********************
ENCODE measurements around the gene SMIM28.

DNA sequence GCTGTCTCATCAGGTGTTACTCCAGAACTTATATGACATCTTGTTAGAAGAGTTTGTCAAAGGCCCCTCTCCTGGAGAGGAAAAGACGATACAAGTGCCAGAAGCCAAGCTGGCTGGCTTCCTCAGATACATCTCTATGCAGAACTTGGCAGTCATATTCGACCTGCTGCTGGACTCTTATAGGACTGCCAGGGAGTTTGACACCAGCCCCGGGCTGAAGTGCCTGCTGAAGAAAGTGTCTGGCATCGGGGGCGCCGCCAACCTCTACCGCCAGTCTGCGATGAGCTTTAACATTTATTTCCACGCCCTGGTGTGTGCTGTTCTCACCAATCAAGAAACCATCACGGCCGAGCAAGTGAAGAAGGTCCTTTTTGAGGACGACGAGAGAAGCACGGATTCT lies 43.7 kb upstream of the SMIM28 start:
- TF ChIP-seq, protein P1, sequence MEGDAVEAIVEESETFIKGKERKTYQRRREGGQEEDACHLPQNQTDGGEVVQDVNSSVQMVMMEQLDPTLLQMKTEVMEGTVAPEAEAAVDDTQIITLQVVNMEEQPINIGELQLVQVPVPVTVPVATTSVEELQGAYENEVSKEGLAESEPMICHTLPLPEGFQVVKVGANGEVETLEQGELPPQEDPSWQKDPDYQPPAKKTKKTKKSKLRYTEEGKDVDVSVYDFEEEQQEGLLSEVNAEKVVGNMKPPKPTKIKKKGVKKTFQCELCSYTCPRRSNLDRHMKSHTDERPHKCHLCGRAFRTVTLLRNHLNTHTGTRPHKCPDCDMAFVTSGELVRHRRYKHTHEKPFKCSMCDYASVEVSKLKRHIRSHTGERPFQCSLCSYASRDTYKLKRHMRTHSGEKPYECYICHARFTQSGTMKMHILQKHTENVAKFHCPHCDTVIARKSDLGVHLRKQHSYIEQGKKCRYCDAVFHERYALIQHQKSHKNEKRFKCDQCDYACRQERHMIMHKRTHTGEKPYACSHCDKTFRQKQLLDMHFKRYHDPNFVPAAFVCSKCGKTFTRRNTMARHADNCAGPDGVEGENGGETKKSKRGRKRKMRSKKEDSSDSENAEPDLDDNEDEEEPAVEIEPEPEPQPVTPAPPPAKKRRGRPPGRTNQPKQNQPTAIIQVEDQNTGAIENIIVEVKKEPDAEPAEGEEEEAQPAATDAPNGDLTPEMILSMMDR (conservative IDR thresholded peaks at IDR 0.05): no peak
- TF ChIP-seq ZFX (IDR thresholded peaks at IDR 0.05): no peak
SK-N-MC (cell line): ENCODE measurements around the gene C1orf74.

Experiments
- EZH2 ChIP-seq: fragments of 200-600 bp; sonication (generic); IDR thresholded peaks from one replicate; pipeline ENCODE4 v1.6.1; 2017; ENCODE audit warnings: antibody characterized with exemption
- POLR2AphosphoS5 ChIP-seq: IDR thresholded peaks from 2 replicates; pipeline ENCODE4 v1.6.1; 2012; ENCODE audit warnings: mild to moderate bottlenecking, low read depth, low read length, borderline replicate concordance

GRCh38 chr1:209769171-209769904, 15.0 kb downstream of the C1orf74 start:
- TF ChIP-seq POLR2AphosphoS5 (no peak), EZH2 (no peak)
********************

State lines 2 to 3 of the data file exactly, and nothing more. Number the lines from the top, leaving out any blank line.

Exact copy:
DNA sequence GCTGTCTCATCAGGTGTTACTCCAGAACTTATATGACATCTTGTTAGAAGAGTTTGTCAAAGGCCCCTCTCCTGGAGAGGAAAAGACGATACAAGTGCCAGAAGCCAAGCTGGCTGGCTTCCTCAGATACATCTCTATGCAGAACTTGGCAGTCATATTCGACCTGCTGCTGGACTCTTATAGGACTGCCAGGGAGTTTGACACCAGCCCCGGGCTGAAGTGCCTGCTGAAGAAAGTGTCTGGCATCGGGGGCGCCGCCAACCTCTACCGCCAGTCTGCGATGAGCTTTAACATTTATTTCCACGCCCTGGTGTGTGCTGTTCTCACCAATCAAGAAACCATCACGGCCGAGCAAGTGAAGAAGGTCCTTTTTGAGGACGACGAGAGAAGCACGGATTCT lies 43.7 kb upstream of the SMIM28 start:
- TF ChIP-seq, protein P1, sequence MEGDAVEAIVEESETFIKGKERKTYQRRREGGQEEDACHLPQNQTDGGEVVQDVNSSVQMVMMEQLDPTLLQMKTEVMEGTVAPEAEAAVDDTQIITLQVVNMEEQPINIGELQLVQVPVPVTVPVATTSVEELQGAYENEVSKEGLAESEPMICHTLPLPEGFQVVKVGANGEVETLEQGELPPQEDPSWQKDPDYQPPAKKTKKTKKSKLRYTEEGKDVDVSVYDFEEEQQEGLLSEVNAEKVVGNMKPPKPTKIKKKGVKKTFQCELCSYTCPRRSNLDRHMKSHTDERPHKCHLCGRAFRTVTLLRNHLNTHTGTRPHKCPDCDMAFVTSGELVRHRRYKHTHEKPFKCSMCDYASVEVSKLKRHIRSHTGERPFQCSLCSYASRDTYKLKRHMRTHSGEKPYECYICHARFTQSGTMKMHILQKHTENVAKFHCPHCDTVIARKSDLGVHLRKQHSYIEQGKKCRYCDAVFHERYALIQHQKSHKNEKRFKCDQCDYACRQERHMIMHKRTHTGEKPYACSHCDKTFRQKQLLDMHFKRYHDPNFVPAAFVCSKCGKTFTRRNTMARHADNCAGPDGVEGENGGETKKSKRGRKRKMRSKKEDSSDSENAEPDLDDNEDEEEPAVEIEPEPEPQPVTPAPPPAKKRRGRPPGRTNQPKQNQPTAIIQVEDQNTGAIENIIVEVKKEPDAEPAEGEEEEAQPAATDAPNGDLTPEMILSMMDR (conservative IDR thresholded peaks at IDR 0.05): no peak